Alexander III of Macedon (356 BC – 323 BC), usually called Alexander the Great, was the son of Phillip II of Macedon and succeeded his father on the Macedonian throne in 336 BC after eliminating rival claimants to the throne.
King Philip, with the help of his son Alexander who was a precociously skilled military commander, expanded Macedonia from a small barbarian kingdom to the north of Greece by conquest. Greece had consisted of many warring city states and Philip presented himself not just as a conqueror but also a savior and unifier of Greece and a legitimate Hellenic king. Alexander was educated by Aristotle as a young man and thus firmly embedded in a cosmopolitan Greek cultural milieu.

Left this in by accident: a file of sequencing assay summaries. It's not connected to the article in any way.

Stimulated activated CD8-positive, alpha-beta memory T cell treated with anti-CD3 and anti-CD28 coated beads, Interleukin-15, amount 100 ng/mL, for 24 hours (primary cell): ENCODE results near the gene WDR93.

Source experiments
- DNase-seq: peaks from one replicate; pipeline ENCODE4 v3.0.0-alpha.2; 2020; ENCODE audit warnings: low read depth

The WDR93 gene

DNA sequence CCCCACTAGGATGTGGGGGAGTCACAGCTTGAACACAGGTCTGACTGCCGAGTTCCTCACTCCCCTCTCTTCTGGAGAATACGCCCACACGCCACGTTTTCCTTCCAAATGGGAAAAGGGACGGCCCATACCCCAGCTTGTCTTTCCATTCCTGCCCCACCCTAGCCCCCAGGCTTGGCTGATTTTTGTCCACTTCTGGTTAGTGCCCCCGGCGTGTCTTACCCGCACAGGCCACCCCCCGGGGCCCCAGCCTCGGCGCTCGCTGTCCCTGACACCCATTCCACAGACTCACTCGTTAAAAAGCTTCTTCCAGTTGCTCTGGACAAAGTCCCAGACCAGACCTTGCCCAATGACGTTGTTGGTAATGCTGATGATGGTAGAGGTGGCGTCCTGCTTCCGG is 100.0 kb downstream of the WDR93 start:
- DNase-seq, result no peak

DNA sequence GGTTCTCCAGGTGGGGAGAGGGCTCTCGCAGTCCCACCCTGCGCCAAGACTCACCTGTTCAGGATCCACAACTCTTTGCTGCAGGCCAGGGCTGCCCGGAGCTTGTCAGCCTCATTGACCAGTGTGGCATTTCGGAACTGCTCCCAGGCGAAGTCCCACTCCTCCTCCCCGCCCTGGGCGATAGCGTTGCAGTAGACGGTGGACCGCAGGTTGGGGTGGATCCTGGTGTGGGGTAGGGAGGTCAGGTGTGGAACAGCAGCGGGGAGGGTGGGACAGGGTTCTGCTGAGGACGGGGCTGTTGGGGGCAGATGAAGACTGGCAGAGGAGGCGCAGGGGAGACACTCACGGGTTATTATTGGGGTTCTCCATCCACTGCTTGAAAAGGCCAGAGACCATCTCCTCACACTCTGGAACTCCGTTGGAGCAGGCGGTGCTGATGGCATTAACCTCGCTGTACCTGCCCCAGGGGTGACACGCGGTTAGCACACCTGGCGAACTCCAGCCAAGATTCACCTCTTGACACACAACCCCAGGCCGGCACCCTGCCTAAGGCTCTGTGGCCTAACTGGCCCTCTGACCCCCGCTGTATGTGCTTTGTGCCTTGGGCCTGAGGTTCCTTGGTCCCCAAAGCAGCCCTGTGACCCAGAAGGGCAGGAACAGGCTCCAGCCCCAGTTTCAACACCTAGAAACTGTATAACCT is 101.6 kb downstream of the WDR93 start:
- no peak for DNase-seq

After Philip's death, many Greek cites rebelled but Alexander quickly subdued them, and then continued a dramatic series of military conquests, including south to Egypt and east through Persia and Mesopotamia, and even to India. In the wake of his conquests, Greek cities were planted in many of...
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